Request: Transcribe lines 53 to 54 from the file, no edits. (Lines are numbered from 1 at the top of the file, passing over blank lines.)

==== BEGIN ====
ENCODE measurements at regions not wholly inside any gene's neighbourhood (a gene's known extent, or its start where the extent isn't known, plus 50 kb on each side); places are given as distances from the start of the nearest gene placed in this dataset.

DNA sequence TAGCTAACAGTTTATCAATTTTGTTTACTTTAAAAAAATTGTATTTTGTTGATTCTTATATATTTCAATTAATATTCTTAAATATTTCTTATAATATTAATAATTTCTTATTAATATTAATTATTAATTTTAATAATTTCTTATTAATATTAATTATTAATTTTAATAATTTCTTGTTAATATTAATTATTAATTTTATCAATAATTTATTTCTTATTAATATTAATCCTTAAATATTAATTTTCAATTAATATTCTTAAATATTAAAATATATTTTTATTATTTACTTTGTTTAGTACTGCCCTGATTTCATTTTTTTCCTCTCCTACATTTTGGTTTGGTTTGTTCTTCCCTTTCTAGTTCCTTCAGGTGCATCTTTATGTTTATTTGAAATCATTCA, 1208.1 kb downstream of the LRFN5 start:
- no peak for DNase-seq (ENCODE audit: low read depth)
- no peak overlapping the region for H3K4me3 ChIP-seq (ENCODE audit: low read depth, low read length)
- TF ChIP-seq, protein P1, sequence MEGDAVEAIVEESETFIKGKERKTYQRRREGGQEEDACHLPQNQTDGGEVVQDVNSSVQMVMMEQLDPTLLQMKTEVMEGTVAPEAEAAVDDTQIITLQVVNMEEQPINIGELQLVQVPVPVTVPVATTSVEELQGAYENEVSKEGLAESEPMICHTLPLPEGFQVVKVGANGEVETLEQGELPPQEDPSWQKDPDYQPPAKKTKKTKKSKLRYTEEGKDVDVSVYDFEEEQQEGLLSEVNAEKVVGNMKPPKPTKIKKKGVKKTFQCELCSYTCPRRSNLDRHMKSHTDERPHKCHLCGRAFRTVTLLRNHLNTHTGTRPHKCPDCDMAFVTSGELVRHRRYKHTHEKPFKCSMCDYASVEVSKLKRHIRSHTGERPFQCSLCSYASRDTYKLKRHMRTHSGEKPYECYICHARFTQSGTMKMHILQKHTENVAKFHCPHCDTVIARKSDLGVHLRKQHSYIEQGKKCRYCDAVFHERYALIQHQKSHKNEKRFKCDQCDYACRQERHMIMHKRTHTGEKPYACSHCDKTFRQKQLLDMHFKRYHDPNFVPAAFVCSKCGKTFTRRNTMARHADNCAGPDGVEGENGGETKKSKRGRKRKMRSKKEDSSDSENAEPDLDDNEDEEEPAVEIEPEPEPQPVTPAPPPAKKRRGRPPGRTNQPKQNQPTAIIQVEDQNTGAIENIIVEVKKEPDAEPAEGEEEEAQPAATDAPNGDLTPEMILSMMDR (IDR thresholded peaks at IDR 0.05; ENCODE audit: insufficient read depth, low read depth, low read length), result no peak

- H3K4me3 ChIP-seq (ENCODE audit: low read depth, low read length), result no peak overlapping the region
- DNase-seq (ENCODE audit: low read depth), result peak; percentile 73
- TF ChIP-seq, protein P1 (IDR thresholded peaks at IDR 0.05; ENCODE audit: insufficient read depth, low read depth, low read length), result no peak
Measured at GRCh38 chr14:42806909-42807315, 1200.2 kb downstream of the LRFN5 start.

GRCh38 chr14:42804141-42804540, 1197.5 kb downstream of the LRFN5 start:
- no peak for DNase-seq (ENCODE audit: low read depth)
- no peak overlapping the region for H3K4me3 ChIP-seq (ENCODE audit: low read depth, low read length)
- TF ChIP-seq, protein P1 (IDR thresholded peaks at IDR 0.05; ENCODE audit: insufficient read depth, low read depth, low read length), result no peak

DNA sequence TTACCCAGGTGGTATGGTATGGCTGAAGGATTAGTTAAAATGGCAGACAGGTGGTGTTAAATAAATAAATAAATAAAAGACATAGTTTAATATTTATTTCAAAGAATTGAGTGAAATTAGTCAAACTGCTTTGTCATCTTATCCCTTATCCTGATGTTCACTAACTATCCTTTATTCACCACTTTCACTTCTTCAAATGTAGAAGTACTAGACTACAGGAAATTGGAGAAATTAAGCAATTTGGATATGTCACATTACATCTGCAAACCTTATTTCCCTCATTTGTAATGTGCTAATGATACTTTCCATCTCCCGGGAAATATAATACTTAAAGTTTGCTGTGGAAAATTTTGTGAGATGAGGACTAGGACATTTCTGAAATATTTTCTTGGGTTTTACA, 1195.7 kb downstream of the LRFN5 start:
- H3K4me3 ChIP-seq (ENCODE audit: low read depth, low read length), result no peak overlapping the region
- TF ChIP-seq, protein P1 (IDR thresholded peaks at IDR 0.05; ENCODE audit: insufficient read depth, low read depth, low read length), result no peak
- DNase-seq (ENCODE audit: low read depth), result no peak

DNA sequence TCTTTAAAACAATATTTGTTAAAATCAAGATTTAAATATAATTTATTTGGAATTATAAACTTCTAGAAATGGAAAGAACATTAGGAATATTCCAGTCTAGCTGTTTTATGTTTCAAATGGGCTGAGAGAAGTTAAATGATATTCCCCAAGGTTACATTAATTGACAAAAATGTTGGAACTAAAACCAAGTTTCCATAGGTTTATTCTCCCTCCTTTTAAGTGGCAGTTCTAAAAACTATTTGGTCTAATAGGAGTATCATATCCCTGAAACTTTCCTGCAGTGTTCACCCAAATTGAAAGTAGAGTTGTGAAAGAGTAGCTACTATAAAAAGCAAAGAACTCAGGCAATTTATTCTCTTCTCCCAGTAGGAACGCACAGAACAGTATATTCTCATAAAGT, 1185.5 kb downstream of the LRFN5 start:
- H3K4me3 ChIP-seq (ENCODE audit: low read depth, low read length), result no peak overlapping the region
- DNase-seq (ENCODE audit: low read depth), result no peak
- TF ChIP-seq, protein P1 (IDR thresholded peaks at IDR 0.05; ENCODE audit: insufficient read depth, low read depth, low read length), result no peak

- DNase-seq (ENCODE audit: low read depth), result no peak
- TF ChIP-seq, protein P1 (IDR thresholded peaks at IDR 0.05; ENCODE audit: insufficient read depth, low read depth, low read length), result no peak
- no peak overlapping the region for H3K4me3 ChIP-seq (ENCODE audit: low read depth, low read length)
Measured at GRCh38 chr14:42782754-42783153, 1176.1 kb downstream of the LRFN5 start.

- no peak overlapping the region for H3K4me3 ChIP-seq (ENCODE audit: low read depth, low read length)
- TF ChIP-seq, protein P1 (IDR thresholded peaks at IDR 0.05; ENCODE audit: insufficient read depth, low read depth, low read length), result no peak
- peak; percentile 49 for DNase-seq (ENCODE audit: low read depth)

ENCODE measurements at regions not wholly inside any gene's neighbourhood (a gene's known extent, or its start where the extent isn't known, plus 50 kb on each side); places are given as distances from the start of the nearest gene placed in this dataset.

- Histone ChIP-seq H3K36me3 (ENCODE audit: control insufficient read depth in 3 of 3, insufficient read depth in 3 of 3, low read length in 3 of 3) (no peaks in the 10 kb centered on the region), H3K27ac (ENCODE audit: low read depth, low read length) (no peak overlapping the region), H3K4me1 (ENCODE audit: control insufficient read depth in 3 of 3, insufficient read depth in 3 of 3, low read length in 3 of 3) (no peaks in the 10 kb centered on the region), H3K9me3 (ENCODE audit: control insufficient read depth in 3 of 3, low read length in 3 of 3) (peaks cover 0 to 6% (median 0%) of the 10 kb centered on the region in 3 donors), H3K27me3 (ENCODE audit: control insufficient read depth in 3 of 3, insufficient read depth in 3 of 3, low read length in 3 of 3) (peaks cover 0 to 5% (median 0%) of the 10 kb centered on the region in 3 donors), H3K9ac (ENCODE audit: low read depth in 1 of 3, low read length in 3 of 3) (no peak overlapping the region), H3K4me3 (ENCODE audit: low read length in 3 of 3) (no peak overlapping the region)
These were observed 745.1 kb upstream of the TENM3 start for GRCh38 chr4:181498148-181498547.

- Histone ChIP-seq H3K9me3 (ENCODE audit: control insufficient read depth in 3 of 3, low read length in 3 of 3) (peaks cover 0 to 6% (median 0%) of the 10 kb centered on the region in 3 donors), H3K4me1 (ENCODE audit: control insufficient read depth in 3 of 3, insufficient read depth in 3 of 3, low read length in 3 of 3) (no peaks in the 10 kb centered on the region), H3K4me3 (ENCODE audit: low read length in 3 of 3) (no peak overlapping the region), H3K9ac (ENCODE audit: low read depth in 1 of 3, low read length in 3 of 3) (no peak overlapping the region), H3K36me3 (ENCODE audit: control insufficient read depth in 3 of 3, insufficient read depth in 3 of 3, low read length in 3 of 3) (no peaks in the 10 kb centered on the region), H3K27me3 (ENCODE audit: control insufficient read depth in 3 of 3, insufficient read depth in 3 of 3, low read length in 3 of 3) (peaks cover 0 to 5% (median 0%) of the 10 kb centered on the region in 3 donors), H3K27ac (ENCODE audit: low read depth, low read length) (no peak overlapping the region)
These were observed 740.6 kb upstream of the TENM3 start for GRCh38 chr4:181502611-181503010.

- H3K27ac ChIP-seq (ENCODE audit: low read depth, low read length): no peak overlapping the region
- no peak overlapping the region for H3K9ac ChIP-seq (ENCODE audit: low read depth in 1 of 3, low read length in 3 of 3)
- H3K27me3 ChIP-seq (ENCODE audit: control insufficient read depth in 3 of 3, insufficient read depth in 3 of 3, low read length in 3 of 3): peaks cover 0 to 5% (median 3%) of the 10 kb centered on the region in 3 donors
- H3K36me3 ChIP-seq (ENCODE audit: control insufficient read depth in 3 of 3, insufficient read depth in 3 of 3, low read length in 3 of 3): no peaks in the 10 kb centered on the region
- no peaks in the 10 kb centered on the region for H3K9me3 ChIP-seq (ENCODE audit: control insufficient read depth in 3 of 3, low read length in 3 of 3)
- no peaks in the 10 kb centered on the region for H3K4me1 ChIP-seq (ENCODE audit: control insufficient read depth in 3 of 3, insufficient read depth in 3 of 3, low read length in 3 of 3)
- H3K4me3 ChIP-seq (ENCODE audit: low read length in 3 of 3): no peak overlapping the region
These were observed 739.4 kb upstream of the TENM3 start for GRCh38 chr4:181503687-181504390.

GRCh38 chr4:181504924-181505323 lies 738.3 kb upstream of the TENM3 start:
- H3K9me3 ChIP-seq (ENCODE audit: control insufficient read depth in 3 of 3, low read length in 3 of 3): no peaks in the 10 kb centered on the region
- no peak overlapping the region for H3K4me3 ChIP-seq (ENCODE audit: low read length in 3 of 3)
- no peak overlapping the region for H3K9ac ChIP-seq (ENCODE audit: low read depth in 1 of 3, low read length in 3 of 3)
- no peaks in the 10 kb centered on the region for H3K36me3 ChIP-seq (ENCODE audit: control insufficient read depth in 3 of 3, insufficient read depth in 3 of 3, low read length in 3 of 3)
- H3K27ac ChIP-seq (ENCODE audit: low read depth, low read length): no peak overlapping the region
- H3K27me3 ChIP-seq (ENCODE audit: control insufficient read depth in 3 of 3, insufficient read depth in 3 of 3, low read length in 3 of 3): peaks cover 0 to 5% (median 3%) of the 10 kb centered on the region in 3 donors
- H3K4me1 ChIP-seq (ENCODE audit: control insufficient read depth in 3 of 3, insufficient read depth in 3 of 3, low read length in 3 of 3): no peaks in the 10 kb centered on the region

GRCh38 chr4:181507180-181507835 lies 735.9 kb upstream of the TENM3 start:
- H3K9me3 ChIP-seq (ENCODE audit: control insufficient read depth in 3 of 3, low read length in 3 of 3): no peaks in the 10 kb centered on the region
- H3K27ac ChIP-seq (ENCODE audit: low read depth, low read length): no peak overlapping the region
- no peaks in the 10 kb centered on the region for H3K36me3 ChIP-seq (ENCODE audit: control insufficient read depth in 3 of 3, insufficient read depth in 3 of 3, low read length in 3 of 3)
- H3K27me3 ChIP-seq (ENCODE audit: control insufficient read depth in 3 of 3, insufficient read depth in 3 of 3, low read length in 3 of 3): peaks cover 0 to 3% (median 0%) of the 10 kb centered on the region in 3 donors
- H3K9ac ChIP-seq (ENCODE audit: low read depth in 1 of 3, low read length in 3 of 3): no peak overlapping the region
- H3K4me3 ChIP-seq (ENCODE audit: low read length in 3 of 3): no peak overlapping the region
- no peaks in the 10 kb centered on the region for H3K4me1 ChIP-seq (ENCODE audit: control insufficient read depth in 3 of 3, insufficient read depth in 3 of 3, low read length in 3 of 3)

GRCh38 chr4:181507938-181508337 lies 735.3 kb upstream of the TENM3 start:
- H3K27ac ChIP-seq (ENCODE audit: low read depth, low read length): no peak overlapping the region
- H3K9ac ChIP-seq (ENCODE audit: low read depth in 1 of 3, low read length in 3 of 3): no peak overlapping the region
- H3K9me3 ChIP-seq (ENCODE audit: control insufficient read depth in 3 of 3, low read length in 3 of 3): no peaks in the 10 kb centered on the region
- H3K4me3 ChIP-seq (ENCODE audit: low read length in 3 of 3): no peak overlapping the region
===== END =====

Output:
- no peaks in the 10 kb centered on the region for H3K36me3 ChIP-seq (ENCODE audit: control insufficient read depth in 3 of 3, insufficient read depth in 3 of 3, low read length in 3 of 3)
- H3K27me3 ChIP-seq (ENCODE audit: control insufficient read depth in 3 of 3, insufficient read depth in 3 of 3, low read length in 3 of 3): peaks cover 0 to 3% (median 0%) of the 10 kb centered on the region in 3 donors